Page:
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Everyone likes talking about what they are interested in, and writers are no exception. Writers also happen to typically be very opinionated people (why would we write if we did not feel that we had something to say?). Writers also seem to have no shortage of opinions on what it means to be a writer, what the writer’s  place is in society, and what responsibility and significance goes along with it. The overarching argument is about responsibility and what exactly that responsibility is.

Tony Kushner says in his essay, “Some Questions About Tolerance” that the writers responsibility is to make good art, any other responsibilities come after that.

Arundhati Roy in “Power Politics” says that the writers responsibility is to “ask ourselves some very uncomfortable questions” and “take sides” because these are “our responsibilities as citizens.”

Edwidge Danticat says that the writer’s responsibility is to her audience. She argues that we are called upon to “create dangerously, for people who read dangerously.”

The responsibility of the writer is foremost to be good at writing, I do not think that is easy to argue against. However, when writing is laced with the any broader political ideology, it gains a greater urgency to be good art. Kushner says, very succinctly, that  “If art […] has any political impact, and I believe it does, it seems to me that it’s most likely to have it by being effective art […]” As I have suggested, this seems obvious, but there is an edge to it.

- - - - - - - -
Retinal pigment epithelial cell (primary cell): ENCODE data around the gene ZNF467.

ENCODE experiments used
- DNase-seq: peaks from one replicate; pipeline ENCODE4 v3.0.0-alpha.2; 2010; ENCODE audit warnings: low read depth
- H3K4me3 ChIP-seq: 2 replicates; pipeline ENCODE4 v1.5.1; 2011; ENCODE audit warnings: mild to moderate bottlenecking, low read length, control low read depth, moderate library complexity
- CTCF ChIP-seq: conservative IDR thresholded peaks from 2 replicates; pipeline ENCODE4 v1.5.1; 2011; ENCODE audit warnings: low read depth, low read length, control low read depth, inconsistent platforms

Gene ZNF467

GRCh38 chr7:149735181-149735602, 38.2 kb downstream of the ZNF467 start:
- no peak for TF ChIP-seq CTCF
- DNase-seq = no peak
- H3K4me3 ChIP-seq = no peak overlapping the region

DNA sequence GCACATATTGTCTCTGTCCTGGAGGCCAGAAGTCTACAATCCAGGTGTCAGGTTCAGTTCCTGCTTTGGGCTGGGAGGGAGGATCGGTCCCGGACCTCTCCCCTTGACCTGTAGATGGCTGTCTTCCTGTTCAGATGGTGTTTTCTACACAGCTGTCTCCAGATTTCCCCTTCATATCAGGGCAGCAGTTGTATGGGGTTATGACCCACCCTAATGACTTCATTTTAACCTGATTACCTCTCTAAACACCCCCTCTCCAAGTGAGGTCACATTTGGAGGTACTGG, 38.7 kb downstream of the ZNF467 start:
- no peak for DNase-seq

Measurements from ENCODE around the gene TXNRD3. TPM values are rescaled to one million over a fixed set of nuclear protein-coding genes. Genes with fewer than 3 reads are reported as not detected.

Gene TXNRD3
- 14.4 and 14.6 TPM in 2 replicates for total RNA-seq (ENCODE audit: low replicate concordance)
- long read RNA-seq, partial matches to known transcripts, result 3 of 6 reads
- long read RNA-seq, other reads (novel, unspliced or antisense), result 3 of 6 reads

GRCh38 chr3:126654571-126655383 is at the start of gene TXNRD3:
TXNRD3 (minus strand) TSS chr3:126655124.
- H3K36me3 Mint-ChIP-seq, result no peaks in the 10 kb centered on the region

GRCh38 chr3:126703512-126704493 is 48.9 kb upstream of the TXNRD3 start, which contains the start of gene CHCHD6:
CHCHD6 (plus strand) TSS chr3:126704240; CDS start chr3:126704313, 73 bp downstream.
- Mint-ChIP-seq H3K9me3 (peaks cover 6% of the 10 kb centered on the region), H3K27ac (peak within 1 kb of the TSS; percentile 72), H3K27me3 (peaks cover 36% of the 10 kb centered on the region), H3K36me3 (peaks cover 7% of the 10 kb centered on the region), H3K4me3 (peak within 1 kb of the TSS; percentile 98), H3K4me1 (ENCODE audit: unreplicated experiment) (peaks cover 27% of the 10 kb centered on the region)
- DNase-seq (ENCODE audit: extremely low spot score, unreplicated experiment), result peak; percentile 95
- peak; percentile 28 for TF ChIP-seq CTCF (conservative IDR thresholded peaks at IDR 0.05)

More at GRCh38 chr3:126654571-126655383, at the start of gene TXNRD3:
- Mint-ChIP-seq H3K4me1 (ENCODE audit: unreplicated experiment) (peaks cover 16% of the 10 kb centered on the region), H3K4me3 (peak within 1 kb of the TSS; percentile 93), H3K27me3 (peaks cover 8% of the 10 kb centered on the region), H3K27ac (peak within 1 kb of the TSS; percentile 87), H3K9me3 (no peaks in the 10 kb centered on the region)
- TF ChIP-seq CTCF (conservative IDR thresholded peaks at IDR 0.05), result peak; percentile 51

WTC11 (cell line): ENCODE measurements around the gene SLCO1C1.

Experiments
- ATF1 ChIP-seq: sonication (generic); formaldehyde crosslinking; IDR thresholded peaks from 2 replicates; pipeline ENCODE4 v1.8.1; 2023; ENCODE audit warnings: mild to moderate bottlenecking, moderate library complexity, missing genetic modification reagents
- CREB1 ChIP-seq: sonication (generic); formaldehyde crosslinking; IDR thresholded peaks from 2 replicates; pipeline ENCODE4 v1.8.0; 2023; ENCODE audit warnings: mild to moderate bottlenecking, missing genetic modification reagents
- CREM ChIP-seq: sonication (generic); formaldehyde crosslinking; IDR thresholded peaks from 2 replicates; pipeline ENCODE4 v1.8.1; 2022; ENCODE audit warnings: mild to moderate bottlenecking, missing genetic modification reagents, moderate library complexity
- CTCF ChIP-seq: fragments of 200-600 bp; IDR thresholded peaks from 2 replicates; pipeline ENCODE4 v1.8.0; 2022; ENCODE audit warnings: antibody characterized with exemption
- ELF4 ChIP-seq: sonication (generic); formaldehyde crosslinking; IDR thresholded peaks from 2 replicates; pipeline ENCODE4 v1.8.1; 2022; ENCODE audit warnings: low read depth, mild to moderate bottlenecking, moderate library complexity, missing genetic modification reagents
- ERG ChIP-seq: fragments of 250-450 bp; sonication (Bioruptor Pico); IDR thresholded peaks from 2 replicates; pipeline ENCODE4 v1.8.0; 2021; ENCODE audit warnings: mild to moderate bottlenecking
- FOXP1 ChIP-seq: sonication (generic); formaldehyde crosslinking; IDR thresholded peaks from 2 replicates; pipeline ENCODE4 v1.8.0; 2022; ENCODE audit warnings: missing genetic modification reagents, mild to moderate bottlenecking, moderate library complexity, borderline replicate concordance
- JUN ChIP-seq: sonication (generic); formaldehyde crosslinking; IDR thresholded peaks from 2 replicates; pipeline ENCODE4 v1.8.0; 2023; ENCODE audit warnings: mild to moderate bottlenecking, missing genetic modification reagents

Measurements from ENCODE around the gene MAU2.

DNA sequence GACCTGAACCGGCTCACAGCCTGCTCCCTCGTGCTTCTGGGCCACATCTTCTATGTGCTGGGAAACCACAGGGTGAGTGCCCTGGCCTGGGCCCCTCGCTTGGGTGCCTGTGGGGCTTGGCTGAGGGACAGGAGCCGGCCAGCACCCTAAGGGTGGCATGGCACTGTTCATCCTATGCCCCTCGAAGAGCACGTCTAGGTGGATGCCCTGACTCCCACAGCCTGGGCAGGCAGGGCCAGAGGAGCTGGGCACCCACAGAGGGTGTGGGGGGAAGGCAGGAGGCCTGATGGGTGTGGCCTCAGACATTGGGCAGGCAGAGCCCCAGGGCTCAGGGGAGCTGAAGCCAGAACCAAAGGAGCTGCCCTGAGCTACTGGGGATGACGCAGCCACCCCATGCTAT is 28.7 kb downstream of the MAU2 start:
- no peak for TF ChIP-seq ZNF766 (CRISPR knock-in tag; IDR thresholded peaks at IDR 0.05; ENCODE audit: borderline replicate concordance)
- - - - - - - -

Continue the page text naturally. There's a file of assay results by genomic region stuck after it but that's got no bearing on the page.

Slam poet Taylor Mali, in his poem “How to Write a Political Poem ” speaks somewhat flippantly to the point that Roy brings up when she asks, “if what we have to say doesn’t ’sell’ will we still say it?” Mali takes a different approach to talking about writing the political than Roy or Kushner or Danticat. Mali talks about the craft of writing and how we try to formulate our political arguments. He points out that we are selling it from the moment we sit down to write. He points out that we have to “have a hook” and right at the start he says that “however it begins, its gotta be loud.” By saying this he is suggesting that no mater what you say, there is a certain way that you have to say it to help make people believe you.